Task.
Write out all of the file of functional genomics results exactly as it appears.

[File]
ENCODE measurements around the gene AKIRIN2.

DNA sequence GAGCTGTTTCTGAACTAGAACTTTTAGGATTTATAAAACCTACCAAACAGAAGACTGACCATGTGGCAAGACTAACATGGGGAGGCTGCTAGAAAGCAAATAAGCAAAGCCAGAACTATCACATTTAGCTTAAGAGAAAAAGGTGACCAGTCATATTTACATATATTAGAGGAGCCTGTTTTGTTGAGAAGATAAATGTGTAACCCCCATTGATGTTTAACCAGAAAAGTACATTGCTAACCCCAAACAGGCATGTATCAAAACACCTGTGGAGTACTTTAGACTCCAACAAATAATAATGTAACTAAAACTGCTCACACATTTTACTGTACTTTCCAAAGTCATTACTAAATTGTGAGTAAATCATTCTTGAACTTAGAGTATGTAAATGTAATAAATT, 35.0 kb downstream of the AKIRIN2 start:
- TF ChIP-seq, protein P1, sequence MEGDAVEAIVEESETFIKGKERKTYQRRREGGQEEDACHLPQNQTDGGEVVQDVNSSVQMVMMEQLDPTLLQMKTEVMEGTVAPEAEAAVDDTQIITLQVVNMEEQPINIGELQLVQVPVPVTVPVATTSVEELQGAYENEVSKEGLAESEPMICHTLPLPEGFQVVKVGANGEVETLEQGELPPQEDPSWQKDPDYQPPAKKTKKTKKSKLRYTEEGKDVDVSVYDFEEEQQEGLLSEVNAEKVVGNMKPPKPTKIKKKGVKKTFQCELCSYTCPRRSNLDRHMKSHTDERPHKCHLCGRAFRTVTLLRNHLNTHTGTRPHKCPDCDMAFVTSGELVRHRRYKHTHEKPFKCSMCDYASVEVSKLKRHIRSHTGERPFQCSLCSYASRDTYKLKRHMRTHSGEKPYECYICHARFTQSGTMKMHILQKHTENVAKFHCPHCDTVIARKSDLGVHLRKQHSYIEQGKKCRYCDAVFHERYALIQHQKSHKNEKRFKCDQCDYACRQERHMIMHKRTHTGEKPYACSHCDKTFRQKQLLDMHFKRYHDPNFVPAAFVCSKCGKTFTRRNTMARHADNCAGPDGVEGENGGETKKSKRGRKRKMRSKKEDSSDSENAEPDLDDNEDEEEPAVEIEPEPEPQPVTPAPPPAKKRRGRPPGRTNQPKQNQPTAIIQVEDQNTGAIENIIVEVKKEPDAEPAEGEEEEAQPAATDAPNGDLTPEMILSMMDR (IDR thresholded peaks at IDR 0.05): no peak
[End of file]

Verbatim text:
ENCODE measurements around the gene AKIRIN2.

DNA sequence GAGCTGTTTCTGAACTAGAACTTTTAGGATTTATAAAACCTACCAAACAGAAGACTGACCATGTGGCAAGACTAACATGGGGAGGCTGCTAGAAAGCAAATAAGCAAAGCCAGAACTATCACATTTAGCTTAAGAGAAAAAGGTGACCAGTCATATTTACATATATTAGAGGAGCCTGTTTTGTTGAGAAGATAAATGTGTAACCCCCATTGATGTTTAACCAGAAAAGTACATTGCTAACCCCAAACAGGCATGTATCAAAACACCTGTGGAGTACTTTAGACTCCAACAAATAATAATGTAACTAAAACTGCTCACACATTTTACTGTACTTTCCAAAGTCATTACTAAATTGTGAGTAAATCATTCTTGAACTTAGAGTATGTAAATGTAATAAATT, 35.0 kb downstream of the AKIRIN2 start:
- TF ChIP-seq, protein P1, sequence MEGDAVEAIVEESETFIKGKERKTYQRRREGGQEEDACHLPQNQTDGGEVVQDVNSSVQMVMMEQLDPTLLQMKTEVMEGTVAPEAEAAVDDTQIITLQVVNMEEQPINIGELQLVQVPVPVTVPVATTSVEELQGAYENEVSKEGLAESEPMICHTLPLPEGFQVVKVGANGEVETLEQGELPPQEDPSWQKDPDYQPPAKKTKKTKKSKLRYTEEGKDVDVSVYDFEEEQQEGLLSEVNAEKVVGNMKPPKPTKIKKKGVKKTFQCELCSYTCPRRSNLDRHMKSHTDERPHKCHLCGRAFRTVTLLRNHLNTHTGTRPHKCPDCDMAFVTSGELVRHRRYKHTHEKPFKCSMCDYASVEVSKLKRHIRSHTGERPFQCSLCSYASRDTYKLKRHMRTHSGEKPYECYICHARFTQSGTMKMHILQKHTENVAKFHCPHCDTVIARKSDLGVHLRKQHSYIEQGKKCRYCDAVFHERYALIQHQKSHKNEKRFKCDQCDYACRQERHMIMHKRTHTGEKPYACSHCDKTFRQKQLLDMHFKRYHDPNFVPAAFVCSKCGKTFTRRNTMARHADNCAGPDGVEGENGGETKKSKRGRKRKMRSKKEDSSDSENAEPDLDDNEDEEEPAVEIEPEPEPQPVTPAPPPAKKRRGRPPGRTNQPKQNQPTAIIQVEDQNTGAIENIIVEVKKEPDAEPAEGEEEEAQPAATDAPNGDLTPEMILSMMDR (IDR thresholded peaks at IDR 0.05): no peak